Broken Strings is a snapshot of domestic life, tainted with the aftermath of the death of a loved one. Joe Wenborne’s story is inspired by his own experience of caring for and living with his mother in her later years with his wife. He wondered how his mother and wife would get on if anything should ever happen to him, and thus Broken Strings was born. The play centres on David (Steven Arnold), a man who whose wife Susan has recently died, and his mother-in-law Rose (Linda Clark), a widow herself. On a homely set of pale beiges and muted olive – cosy but bland – we watch as they struggle to cohabitate in the wake of Susan’s passing.
The play doesn’t seem to know quite where to land as it flits between moments of loud, fiery dialogue between the pair and quiet moments of attempted sincerity. What Broken Strings does well is to honestly and authentically vocalise grief. In the first scene, Rose vents her frustration and cries ‘I want to explode’, while a scene later David describes walking up the stairs as ‘climbing a wooden hill’. It is in these moments that Wenborne’s writing is raw, real and at its most evocative and enjoyable, followed closely by the humorous moments in the play.
Clark is witty and unapologetically bold as Rose. There is a slight whiff of Catherine Tate’s Nan about her, but that could be due to the cockney accent and permanent scowl that Rose adorns. As a character she is difficult but lovable, and she possesses the stereotypical characteristics that are found in most grandmothers. Arnold spends a lot of the play red-faced from shouting, and his repetitive outbursts eventually begin to come across as insincere and lose their power. The pair are at their best in scenes together as David attempts to sail over her underhanded comments and provide smart quips to her remarks, during which they seem to have temporarily forgotten about their dead wife/daughter. The third character and her death isn’t central to the plot, and at times it is a detail that feels redundant.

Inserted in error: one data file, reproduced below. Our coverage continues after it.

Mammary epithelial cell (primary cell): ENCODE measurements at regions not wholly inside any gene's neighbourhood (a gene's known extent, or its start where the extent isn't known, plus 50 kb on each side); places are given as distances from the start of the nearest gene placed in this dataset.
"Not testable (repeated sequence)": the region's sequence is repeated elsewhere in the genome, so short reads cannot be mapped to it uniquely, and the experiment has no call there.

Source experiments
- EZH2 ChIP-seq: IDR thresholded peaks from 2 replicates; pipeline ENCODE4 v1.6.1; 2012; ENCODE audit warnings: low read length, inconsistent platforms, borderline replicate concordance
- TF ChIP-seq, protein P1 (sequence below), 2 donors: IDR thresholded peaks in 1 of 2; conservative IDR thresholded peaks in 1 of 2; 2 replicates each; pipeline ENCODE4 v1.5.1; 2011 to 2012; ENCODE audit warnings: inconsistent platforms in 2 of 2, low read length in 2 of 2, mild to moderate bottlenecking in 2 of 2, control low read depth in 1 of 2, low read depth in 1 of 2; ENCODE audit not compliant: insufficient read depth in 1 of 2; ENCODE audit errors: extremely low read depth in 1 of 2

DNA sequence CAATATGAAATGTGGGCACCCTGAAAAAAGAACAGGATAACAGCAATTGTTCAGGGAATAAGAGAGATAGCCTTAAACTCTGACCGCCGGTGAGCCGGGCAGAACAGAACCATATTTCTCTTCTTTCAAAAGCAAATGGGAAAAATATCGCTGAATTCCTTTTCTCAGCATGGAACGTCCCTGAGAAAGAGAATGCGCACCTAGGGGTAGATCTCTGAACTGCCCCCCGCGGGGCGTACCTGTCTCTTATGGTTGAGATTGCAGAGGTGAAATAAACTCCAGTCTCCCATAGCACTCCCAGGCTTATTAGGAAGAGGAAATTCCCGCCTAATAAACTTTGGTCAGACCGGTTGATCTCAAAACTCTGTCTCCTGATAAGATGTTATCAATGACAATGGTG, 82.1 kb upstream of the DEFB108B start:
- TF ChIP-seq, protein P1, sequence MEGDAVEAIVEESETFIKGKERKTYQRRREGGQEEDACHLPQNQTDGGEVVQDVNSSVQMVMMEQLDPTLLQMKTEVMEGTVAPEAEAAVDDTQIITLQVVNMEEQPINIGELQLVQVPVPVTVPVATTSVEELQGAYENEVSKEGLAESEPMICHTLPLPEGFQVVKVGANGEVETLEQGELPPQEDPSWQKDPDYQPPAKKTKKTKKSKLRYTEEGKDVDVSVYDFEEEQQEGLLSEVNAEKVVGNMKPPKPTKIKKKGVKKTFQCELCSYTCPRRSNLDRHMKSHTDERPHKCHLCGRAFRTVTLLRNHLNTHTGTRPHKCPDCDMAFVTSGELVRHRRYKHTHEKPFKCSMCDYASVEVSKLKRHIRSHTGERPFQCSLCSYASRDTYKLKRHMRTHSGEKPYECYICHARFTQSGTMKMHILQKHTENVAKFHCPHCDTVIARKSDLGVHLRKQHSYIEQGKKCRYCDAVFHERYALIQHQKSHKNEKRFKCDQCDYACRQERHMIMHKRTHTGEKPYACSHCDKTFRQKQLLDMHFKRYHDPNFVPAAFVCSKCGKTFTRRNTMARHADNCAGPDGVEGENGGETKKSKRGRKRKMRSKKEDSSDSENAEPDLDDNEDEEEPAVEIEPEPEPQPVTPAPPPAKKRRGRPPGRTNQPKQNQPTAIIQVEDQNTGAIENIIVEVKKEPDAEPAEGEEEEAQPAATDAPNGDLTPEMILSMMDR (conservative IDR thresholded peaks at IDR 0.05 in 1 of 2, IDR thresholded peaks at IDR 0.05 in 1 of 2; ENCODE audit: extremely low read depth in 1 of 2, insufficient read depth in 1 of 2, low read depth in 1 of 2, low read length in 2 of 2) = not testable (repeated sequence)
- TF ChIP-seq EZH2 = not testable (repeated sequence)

As the play ends, two years from where it began, the characters seem to be in the same position. There is little development until the final scenes, and as a result the end feels a little abrupt and perhaps rushed. When the lights go down on the final scene, the playing of the 2008 hit song by James Morrison of the same name as the play felt unnecessary and trite. At times stagnant, Broken Strings tries to present two people, learning about themselves and one another through bereavement. Ultimately it falls a bit short.
Broken Strings is playing at Tabard Theatre until September 24.